The Arab League on Monday recognized a newly formed Syrian opposition bloc as “legitimate,” urging more opposition groups to join the coalition.
Arab foreign ministers gathered in Cairo in a statement after talks called the National Council, formed in Doha on Sunday, “the legitimate representative and main interlocutor with the Arab League.”
They called on “the rest of the opposition to join this national coalition so that it brings together all segments of the Syrian people.”
The Gulf Cooperation Council (GCC) said Monday its six member states have decided to recognize the newly formed National Coalition of the Syrian opposition as the legitimate representative of the Syrian people.
“The states of the council announce recognizing the National Coalition for the Forces of the Syrian Revolution and Opposition... as the legitimate representative of the brotherly Syrian people,” GCC chief Abdullatif al-Zayani said in a statement.
The GCC comprises Saudi Arabia, Bahrain, the United Arab Emirates, Oman, Qatar and Kuwait.
The statement said the GCC was “looking forward to Arab states and the international community recognizing the coalition.”
Zayani said the nations of the oil-rich bloc would support the new body which was formed on Sunday after marathon talks in Doha to unite the opposition against the regime of President Bashar al-Assad.
“Council states will provide support to this new entity, in order to achieve the aspirations of the Syrian people, in hope that this (coalition) will be a step towards a quick political transfer of power,” Zayani said.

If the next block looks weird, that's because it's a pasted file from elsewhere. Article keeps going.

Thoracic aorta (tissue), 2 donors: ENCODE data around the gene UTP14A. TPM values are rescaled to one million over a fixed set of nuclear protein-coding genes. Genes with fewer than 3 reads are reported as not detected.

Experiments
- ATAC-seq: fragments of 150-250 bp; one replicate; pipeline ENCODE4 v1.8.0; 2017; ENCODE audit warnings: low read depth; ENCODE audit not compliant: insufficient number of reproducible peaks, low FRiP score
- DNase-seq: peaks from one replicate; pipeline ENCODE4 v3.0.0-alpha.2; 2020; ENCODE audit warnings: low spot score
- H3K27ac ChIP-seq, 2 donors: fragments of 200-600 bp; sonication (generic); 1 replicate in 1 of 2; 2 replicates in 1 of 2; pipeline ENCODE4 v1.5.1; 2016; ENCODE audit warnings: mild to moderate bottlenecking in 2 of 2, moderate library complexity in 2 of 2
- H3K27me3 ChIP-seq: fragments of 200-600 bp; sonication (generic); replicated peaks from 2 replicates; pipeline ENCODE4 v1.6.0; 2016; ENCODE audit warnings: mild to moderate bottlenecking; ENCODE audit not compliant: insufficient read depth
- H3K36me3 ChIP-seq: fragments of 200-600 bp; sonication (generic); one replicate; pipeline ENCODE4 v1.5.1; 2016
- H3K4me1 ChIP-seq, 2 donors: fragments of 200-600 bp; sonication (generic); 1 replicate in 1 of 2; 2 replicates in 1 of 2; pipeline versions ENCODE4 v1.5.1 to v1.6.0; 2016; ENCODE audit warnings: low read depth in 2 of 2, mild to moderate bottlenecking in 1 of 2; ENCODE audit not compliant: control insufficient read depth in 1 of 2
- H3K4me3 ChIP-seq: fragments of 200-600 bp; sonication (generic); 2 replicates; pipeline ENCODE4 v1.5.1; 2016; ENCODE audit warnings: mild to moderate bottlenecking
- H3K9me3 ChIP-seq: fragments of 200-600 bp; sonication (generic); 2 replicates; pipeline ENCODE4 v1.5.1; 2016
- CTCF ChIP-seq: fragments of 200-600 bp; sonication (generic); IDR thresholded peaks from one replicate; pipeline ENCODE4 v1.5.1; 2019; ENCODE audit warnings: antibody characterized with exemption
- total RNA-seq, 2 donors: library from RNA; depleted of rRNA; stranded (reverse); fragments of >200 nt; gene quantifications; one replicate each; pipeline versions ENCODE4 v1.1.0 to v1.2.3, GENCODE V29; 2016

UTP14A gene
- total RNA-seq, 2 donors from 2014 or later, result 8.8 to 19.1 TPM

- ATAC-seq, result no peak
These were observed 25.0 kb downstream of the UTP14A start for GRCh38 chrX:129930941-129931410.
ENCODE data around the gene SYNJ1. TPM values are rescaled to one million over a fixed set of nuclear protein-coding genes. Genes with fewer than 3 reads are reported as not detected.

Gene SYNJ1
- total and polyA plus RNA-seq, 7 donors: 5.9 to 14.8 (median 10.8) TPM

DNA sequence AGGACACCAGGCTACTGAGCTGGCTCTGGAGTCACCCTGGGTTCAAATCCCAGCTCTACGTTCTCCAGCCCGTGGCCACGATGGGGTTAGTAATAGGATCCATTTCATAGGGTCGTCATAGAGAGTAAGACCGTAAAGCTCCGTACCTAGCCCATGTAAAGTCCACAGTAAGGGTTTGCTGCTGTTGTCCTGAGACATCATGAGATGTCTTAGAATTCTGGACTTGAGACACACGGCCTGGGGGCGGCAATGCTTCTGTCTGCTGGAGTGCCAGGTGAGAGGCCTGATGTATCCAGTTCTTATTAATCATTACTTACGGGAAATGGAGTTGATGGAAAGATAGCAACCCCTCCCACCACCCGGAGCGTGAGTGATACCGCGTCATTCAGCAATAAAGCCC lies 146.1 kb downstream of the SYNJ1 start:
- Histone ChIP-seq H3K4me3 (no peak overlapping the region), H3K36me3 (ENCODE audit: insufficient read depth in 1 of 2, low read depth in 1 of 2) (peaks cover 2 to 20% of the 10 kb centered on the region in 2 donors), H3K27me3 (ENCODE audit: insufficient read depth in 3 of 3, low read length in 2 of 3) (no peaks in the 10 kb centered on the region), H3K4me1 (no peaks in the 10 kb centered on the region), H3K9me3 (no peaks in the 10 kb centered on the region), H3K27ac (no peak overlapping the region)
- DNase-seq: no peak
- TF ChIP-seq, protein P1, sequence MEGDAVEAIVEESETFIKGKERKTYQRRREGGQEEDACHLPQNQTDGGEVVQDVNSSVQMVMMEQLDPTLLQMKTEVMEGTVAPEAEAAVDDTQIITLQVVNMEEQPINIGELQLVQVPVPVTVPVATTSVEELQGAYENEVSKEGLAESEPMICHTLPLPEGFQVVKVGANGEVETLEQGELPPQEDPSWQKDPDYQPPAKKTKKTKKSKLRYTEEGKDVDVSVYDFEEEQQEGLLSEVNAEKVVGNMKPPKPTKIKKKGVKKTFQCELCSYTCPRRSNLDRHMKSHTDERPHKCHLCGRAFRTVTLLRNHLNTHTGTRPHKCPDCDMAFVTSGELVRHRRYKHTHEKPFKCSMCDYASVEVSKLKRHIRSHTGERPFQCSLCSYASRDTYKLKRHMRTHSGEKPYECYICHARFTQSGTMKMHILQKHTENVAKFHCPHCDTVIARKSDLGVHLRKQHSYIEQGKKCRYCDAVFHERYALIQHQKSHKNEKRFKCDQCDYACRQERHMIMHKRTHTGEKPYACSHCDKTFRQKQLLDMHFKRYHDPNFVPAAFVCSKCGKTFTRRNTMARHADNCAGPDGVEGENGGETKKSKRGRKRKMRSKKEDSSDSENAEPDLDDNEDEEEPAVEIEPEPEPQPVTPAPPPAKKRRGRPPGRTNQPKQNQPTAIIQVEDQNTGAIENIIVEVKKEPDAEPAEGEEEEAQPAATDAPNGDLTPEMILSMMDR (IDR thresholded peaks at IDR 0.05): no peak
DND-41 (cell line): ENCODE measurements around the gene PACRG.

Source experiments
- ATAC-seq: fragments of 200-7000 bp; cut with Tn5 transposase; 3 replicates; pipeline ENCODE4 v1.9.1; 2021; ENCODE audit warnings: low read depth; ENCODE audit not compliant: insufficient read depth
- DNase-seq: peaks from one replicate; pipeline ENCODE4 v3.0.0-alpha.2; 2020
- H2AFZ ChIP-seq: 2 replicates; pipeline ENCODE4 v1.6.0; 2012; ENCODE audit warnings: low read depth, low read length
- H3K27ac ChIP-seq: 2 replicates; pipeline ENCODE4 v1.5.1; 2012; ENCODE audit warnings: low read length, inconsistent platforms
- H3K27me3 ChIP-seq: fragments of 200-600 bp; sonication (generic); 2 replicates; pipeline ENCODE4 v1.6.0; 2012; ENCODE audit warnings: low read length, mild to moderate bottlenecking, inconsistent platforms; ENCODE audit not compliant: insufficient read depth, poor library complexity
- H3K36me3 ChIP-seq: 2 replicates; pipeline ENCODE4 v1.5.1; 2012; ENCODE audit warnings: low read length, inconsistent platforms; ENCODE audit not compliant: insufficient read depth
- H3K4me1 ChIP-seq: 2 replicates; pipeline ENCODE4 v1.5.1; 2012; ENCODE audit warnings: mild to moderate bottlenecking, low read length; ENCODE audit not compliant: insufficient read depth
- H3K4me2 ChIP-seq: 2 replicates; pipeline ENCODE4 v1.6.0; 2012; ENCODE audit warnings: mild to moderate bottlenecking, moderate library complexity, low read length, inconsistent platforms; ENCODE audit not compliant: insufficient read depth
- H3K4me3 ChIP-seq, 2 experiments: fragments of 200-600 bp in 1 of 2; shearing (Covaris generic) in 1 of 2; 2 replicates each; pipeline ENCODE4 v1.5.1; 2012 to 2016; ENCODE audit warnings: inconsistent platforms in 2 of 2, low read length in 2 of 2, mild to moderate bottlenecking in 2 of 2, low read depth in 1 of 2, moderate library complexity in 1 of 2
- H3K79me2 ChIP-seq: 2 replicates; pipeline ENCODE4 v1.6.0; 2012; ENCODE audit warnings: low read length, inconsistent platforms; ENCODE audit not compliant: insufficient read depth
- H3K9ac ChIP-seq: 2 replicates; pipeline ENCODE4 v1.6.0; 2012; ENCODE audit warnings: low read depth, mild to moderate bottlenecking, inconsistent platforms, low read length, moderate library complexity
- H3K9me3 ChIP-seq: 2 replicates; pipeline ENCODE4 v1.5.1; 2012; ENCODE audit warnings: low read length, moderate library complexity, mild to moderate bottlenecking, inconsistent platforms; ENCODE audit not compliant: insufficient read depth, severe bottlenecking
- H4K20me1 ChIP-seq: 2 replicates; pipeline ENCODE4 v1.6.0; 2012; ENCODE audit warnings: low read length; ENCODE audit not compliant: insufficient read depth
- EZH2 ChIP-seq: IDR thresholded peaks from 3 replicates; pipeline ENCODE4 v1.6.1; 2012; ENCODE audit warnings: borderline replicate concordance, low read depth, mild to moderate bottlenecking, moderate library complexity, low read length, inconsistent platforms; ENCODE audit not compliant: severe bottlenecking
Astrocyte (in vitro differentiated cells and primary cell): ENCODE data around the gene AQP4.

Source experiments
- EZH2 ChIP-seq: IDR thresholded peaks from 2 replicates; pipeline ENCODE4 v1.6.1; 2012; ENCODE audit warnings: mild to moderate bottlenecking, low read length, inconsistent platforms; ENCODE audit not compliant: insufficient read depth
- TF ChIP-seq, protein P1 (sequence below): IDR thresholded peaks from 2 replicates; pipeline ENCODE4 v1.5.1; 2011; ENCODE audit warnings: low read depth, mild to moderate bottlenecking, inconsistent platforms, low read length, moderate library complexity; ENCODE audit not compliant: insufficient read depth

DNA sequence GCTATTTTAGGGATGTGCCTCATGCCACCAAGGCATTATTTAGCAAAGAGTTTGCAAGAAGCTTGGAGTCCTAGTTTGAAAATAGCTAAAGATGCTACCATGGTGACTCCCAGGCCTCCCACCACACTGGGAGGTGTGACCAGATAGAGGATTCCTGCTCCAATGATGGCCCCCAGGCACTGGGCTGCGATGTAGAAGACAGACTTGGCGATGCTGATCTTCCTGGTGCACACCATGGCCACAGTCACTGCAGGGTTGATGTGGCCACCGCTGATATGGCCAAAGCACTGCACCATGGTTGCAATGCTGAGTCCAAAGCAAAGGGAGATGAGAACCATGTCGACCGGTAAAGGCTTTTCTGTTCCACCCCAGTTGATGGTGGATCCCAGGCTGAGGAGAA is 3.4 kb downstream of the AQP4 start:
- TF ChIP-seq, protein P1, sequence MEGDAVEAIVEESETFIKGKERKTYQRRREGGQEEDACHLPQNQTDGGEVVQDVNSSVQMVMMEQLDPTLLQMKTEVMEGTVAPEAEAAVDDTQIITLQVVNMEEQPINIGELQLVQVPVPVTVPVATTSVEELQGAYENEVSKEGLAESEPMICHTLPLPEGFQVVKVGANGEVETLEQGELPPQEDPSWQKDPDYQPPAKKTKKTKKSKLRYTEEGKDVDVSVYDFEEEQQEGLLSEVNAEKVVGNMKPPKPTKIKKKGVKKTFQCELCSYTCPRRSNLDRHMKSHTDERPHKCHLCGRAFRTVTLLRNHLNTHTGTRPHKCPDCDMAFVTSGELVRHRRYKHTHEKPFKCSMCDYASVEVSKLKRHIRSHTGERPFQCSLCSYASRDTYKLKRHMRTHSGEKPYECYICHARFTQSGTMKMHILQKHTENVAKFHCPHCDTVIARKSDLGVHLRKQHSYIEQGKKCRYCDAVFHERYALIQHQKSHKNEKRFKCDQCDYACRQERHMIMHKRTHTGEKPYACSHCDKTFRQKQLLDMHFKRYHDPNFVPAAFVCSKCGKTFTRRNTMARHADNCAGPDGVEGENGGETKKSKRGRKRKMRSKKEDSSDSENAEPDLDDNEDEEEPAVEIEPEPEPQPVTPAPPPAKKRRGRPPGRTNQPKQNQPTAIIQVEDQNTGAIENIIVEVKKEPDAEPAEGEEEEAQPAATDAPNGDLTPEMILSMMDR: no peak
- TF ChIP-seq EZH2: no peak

The GCC secretary general also said he hoped that the formation of the new coalition “would lead to ending the bloodshed, protect the territorial unity of Syria, and to hold a general national congress to pave the way to build a state ruled by law and open to all its citizens without exceptions or discrimination.”
The deal to form a broad-based opposition to take the uprising forward drew a warm welcome from Western governments that had expressed frustration with the leadership divisions that have plagued the revolt against Assad’s regime.
Late Sunday, the United States also declared its support for the united Syrian opposition.
“We look forward to supporting the National Coalition as it charts a course toward the end of Assad’s bloody rule and the start of the peaceful, just, democratic future that all the people of Syria deserve,” State Department deputy spokesman Mark Toner said in a statement.
Hezbollah slams Syrian opposition bloc
The head of Lebanon’s Shiite group Hezbollah, a key ally of Syria’s President Assad, on Monday denounced a newly formed Syrian opposition bloc as a U.S. invention whose refusal to negotiate would only lead to more destruction.
“They (the Syrian opposition) met in Doha, locked themselves in a hotel to form a new group and did what (U.S. Secretary of State Hillary) Clinton and America wanted,” Hassan Nasrallah told a Beirut ceremony, speaking by video link.
“But the most dangerous aspect is that the opposition parties decided unanimously in Doha to reject dialogue and a political solution,” Nasrallah said, his speech relayed on a giant screen.
“That is to say, they have chosen the path of destruction. And who will profit from this? Clinton, the United States, Israel and certain regional parties.”
He again called on the Syrian opposition to engage in dialogue with Assad, an appeal already rejected outright by the dissidents who say any talks are conditional on Assad’s departure.
Meanwhile, fighting flared on Syria’s border with Turkey on Monday, while Israel fired across the ceasefire line on the Golan for a second day, stoking fears of a spillover of the 20-month conflict.
At least 52 people were killed across Syria on Monday, including 24 civilians, said the Observatory for Human Rights, which has given an overall death toll of more than 37,000 since the revolt broke out in March 2011.